137

I'm developing an API client where I need to encode a JSON payload on request and decode a JSON body from the response.

I've read the source code from several libraries and from what I have seen, I have basically two possibilities for encoding and decoding a JSON string.

Use json.Unmarshal passing the entire response string

data, err := ioutil.ReadAll(resp.Body)
if err == nil && data != nil {
    err = json.Unmarshal(data, value)
}

or using json.NewDecoder.Decode

err = json.NewDecoder(resp.Body).Decode(value)

In my case, when dealing with HTTP responses that implements io.Reader, the second version seems to be require less code, but since I've seen both I wonder if there is any preference whether I should use a solution rather than the other.

Moreover, the accepted answer from this question says

Please use json.Decoder instead of json.Unmarshal.

but it didn't mention the reason. Should I really avoid using json.Unmarshal?

  • This pull request on GitHub replaced a call to Unmarshal with json.NewDecoder to "remove buffer in JSON decoding." – Matt Jan 17 '14 at 22:46
  • It just depends on what input is more convenient for you to use. blog.golang.org/json-and-go gives examples of using both techniques. – rexposadas Jan 17 '14 at 23:00
  • 13
    IMO, ioutil.ReadAll is almost always the wrong thing to do. It's not related to your goal, but requires you to have enough contiguous memory to store whatever might be coming down the pipe, even if the last 20TB of response is after the last } in your JSON. – Dustin Jan 17 '14 at 23:40
  • @Dustin You can use io.LimitReader to prevent that. – Inanc Gumus Apr 1 '18 at 20:17
166

It really depends on what your input is. If you look at the implementation of the Decode method of json.Decoder, it buffers the entire JSON value in memory before unmarshalling it into a Go value. So in most cases it won't be any more memory efficient (although this could easily change in a future version of the language).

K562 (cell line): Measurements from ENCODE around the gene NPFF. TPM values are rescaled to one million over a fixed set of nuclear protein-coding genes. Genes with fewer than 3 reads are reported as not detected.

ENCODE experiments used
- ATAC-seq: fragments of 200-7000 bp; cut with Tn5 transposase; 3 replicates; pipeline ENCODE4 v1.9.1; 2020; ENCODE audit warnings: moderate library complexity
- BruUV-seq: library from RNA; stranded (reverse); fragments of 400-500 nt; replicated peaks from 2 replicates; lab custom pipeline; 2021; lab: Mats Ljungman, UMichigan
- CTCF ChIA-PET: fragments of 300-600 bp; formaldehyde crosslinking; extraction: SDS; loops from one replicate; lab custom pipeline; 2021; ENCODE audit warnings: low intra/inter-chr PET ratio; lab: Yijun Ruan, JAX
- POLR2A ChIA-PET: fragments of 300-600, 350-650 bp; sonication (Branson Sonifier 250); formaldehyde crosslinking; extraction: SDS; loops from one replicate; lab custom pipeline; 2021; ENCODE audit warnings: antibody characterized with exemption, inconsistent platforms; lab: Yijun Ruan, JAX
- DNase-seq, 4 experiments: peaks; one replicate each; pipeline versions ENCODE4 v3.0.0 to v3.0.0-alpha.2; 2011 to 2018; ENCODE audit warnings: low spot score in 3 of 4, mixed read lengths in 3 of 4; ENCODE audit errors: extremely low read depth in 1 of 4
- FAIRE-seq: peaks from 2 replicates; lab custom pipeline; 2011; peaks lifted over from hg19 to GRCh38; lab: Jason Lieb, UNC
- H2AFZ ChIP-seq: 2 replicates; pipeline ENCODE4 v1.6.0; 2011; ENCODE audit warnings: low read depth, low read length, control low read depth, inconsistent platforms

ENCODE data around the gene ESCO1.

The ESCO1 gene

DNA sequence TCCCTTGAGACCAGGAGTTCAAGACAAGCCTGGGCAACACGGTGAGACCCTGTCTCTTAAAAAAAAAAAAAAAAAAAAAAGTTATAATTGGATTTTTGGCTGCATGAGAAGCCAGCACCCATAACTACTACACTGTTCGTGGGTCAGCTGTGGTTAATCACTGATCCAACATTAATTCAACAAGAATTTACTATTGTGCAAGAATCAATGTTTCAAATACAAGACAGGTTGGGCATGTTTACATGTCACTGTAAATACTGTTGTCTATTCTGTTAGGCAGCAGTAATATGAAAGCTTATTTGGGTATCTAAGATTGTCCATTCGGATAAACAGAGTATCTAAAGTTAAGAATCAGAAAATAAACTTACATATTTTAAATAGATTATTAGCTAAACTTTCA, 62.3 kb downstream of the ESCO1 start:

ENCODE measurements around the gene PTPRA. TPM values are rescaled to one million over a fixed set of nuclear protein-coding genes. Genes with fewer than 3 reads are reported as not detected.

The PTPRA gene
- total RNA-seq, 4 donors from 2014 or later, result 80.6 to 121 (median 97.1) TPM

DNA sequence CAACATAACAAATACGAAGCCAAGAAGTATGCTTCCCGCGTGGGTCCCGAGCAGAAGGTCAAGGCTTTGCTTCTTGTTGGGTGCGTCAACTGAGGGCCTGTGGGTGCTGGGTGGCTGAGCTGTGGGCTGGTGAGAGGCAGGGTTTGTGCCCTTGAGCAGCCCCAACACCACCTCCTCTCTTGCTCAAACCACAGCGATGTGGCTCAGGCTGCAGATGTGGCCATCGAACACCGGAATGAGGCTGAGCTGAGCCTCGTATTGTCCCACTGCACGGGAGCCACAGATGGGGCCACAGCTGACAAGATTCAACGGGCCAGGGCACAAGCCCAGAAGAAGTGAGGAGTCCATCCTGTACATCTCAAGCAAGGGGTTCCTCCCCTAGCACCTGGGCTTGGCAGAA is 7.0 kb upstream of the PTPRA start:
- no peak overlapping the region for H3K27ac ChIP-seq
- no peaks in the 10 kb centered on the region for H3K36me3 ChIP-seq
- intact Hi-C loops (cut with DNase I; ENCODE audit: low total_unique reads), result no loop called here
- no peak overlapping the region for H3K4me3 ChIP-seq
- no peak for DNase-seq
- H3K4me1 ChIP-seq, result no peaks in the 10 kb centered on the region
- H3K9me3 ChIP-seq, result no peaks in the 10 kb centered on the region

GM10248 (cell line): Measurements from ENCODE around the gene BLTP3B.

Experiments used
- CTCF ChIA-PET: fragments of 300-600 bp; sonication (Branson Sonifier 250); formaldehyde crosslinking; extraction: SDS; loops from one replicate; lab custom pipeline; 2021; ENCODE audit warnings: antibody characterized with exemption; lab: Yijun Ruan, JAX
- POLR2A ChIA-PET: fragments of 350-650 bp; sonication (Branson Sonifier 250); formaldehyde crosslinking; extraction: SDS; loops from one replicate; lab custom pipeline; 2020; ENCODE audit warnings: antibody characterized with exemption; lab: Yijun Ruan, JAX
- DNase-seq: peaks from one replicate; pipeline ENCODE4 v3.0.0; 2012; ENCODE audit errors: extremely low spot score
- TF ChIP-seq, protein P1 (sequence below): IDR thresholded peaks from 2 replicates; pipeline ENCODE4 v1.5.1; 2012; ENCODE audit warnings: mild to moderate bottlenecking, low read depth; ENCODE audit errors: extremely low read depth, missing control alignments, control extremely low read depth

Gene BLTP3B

So a better rule of thumb is this:

  • Use json.Decoder if your data is coming from an io.Reader stream, or you need to decode multiple values from a stream of data.
  • Use json.Unmarshal if you already have the JSON data in memory.

For the case of reading from an HTTP request, I'd pick json.Decoder since you're obviously reading from a stream.

  • 20
    Also: by inspecting the Go 1.3 source code, we can also learn that for encoding, if you use a json.Encoder, it will reuse a global buffer pool (backed by the new sync.Pool), which should decrease buffer churn a lot if you're encoding a lot of json. There's only one global pool so different json.Encoder's share it. The reason this couldn't be done for the json.Marshal interface is because the bytes are returned to the user and the user doesn't have a way to "return" the bytes to the pool. So if you're doing a lot of encoding, json.Marshal always has quite a bit buffer churn. – Aktau Jun 23 '14 at 11:19
  • @Flimzy: are you sure? The source code still says it reads the entire value into the buffer before decoding: github.com/golang/go/blob/master/src/encoding/json/…. The Buffered method is there to let you see any extra data that was read into the internal buffer after the value. – James Henstridge Apr 19 '17 at 1:36
  • @JamesHenstridge: No, you're probably right. I was just interpreting your statement differently than you intended. Apologies for the confusion. – Flimzy Apr 19 '17 at 13:02
-6

We must get []byte from the pipe before decode, so read from io is necessary when deal with HTTP connections, so i think the two function is equal. But when the data has save in memory, or we have get the []byte, we can use Unmarshal directly, it is better.

The json.Decoder is used when reading and writing to HTTP connections, WebSockets, or files.

The json.Unmarshal is used when the input is []byte

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